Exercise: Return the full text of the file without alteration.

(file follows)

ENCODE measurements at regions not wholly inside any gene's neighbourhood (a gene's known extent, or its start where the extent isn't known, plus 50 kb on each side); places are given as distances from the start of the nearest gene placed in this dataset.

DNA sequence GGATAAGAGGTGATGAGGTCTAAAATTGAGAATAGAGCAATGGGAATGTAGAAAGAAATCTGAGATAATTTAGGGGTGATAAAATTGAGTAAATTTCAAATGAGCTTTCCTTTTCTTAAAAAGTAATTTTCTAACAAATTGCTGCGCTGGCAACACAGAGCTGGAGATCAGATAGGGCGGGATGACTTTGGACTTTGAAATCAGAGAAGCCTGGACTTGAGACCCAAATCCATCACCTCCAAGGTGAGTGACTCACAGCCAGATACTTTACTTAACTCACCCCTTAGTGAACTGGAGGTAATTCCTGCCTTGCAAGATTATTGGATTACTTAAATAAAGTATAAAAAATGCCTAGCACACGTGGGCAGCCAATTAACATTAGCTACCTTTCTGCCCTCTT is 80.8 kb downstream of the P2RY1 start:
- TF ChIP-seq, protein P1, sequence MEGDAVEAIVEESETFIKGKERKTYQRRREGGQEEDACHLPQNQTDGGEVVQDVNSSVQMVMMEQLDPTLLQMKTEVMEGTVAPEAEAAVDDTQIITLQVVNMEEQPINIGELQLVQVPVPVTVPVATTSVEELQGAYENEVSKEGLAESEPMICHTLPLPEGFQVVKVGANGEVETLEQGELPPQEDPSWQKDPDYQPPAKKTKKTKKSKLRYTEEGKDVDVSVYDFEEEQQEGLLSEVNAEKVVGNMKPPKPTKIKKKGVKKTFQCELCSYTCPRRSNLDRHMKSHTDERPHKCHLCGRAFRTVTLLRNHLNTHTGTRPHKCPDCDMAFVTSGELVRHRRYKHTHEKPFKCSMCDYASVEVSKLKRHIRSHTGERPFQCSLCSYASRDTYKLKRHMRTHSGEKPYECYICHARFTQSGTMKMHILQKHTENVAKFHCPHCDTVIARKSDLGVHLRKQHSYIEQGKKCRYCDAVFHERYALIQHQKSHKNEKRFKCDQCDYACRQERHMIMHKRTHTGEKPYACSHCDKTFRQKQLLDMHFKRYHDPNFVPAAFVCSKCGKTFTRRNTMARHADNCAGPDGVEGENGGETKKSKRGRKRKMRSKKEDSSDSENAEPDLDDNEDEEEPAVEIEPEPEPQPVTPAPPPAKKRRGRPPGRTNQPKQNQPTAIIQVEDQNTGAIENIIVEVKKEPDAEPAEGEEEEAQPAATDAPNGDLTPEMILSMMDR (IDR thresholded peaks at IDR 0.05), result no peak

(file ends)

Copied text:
ENCODE measurements at regions not wholly inside any gene's neighbourhood (a gene's known extent, or its start where the extent isn't known, plus 50 kb on each side); places are given as distances from the start of the nearest gene placed in this dataset.

DNA sequence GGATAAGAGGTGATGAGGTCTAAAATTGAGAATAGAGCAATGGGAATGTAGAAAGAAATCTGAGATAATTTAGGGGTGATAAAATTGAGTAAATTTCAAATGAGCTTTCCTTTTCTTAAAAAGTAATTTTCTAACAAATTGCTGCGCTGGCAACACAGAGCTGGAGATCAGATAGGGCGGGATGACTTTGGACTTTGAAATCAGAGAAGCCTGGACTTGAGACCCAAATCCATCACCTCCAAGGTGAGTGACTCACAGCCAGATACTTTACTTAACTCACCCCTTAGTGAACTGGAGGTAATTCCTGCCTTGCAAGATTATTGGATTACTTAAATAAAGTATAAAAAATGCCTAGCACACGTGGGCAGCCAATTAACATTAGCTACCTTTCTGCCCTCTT is 80.8 kb downstream of the P2RY1 start:
- TF ChIP-seq, protein P1, sequence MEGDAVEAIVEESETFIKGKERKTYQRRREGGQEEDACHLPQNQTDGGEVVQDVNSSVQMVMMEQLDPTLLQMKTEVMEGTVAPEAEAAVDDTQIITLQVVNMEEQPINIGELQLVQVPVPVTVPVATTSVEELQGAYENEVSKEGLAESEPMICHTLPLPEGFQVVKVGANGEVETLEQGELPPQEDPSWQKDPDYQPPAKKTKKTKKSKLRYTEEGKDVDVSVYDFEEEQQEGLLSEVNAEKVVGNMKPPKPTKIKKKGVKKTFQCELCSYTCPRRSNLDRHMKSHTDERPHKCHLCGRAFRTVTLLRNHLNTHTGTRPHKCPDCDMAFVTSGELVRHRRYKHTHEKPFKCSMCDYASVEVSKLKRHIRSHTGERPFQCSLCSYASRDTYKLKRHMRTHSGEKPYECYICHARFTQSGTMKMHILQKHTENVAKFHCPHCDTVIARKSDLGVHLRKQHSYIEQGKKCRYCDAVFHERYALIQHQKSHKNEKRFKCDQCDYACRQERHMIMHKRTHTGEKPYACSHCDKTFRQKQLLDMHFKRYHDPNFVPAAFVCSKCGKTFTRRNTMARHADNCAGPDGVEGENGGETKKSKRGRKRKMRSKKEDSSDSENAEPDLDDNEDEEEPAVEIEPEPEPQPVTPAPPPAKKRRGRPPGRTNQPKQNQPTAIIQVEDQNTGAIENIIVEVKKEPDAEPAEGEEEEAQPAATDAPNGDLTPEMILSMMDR (IDR thresholded peaks at IDR 0.05), result no peak